are passionate about their work and their location.
“It’s obvious their work is more than a job,” said 19-year-old Zach Byrd, a two-year regular client. “When you go there, you feel like part of something bigger – part of the community. I don’t get that from a chain store, and I can get a great hair cut for a good price.”
Moe’s, named for Winters’ dog, has occupied a plumb piece of real estate at 1904 Main Street in uptown Vancouver since 2004. Set amongst restaurants, coffee shops, antique shops, crafting stores and business offices, Moe’s contributes to the neighborhood's strong local vibe. Inside the shop, local artist exhibits and community event posters crowd the walls and windows, while an eclectic music mix pulses in the background.
Winters’ clients are a diverse mix of men and women, children and adults of all ages, with more than 75 percent of customers returning as regulars. As her website says, “Don’t let the word ‘barber’ fool you. We have the skill for all of today’s styles, specializing in both men’s and women’s fashions.” Examples of the shop’s stylishly cut clients can also be seen on their site, www.moesbarbershop.com.
“I prefer the style and the type of people who are drawn to this area,” said Winters. “And my clients really share and appreciate that. It has been a pro to be a part of this area developing, and be included in the sense of community the uptown has established. I don’t think I could have built this business on the east side (of Vancouver).”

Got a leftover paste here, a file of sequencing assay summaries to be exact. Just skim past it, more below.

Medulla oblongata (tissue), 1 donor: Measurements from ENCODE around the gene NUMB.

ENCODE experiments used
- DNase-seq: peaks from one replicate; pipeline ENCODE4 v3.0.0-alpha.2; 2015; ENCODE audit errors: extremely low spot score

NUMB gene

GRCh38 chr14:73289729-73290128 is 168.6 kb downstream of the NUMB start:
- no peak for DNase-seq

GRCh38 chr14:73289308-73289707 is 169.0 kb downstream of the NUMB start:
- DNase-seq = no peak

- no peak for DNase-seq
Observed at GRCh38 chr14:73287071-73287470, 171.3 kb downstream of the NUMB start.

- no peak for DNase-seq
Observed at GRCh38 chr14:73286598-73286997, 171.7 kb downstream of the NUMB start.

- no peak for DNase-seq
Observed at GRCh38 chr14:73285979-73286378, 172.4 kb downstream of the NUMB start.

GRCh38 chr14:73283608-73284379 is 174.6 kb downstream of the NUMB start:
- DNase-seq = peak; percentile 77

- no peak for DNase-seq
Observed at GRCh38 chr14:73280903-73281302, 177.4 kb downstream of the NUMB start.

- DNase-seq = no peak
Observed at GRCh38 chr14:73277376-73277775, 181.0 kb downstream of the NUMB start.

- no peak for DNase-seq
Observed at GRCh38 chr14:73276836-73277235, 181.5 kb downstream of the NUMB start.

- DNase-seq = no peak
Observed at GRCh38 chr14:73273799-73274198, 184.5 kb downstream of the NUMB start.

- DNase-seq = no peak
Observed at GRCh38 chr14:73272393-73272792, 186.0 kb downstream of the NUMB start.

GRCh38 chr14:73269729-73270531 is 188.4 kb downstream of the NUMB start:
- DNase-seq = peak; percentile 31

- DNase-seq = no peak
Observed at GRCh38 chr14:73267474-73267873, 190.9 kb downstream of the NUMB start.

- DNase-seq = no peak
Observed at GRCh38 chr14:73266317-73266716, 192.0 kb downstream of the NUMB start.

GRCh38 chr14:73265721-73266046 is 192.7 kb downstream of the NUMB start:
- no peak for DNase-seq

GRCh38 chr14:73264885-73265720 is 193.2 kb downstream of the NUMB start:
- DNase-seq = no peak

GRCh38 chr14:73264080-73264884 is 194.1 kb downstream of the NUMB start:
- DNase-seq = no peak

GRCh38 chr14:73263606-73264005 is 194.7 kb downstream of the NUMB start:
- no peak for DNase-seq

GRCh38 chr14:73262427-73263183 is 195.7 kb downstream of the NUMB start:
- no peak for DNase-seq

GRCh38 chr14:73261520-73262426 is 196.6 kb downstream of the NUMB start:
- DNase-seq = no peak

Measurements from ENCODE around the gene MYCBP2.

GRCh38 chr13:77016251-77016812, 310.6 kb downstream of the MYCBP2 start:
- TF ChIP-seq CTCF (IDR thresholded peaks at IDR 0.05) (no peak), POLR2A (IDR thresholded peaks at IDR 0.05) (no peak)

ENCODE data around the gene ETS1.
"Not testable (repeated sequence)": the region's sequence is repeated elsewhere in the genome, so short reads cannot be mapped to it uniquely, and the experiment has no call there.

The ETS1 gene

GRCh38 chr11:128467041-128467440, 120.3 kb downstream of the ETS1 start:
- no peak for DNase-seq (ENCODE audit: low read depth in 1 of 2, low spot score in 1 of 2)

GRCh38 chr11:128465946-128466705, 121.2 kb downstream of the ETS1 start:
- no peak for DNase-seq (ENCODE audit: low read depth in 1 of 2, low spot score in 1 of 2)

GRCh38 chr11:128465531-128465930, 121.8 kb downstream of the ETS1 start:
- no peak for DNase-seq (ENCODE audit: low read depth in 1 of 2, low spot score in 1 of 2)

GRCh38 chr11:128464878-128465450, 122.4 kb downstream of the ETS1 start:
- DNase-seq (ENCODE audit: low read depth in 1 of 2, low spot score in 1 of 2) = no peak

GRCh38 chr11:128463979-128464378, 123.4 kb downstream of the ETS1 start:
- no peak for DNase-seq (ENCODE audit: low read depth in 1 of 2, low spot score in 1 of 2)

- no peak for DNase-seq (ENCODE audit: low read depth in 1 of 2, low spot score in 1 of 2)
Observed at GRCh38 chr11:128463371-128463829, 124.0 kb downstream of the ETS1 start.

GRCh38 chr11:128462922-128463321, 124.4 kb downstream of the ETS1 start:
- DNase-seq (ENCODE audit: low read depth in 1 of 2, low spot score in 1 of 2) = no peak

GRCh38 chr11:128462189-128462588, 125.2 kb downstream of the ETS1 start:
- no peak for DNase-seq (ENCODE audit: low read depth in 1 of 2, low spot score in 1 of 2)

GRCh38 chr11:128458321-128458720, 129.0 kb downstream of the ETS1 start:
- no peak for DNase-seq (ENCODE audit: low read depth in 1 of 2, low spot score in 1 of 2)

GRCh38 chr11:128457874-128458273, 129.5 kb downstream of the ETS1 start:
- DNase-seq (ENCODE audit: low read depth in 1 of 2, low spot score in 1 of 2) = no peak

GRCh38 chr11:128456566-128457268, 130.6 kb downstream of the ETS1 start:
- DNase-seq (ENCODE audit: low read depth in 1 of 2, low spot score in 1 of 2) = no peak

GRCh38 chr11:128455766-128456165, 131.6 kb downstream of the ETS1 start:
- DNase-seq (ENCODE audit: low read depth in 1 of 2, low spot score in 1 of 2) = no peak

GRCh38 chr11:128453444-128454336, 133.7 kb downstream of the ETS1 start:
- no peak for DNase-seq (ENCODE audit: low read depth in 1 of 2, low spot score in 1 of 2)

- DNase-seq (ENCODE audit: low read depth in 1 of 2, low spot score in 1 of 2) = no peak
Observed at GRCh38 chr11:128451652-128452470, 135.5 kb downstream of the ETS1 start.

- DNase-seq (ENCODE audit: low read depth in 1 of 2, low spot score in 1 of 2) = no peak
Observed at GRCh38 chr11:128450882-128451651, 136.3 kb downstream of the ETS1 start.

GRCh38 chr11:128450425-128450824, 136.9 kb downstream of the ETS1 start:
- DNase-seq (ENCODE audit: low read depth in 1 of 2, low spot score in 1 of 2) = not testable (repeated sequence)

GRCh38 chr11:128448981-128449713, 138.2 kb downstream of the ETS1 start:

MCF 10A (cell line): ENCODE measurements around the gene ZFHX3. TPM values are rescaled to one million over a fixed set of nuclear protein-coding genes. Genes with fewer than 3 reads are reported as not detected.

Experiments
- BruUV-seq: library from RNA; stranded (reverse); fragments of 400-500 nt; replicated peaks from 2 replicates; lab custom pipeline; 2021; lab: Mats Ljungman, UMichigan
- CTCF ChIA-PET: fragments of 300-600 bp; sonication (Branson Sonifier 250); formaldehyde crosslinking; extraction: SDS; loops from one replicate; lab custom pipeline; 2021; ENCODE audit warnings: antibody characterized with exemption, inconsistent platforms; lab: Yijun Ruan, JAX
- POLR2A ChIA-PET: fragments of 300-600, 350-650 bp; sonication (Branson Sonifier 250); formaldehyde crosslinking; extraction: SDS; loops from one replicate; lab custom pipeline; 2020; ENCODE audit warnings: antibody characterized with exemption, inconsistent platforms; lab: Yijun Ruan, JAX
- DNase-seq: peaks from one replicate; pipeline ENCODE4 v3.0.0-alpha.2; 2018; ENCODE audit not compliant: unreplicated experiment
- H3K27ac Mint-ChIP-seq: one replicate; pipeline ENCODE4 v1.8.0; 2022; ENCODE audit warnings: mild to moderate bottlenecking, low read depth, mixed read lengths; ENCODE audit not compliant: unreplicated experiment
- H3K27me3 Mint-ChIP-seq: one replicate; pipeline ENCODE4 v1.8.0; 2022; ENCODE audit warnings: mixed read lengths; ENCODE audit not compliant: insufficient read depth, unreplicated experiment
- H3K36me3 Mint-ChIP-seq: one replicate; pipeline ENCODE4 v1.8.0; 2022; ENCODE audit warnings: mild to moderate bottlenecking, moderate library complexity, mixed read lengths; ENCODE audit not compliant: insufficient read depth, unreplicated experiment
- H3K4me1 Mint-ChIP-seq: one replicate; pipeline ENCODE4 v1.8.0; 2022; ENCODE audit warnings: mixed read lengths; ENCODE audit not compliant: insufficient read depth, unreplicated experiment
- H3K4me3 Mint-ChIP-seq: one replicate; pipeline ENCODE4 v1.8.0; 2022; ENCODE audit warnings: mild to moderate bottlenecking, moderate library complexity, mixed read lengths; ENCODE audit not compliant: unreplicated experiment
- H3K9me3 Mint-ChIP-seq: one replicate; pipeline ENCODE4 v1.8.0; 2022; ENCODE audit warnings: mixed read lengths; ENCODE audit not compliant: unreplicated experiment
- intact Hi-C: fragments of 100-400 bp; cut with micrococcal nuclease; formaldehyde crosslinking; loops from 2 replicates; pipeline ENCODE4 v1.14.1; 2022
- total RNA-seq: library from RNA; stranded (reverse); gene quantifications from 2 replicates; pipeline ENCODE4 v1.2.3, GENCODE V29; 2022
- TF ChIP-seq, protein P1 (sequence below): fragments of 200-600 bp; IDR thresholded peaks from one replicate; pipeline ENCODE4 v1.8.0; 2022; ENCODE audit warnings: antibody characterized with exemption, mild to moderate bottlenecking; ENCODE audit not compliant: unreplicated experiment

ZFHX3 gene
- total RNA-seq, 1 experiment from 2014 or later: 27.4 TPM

Unlike low-cost franchise salons, Winters must bear the typical burdens of a small business owner, from employee health insurance contributions to advertising to juggling staff hours. She has seen businesses fail in uptown, and wondered at first if she had misjudged the up-and-coming growth of the area.
“I have a real sense of accomplishment,” she said. “I did what a lot of people only think about. “
Winters modeled her location and business after her former employer, Rudy’s Barber Shop in Seattle. Rudy’s also has locations in Portland and California.
“I was living in Seattle during the 90's and I saw neighborhoods like the uptown transform over night,” said Winters, who also saw those neighborhoods quickly become too expensive for many long-time residents and small businesses. “I see my location as a place where small businesses can afford to do business.”
Winters moved to Clark County as a teen, and attended high school in Washougal. After leaving here for California, then Seattle, she watched uptown Vancouver change and grow during her visits to family, taking on a more locally-supported urban feel.
Local artist and three-year client Kelly Keigwin’s art decorates Moe’s.
“I met Carrie when she shopped at my (Portland) Saturday Market shop,” she said. “Then one day I was going to Mon Ami Cafe, and saw Moe’s next door. I tried it, and kept going back for the friendliness and ties to local community.”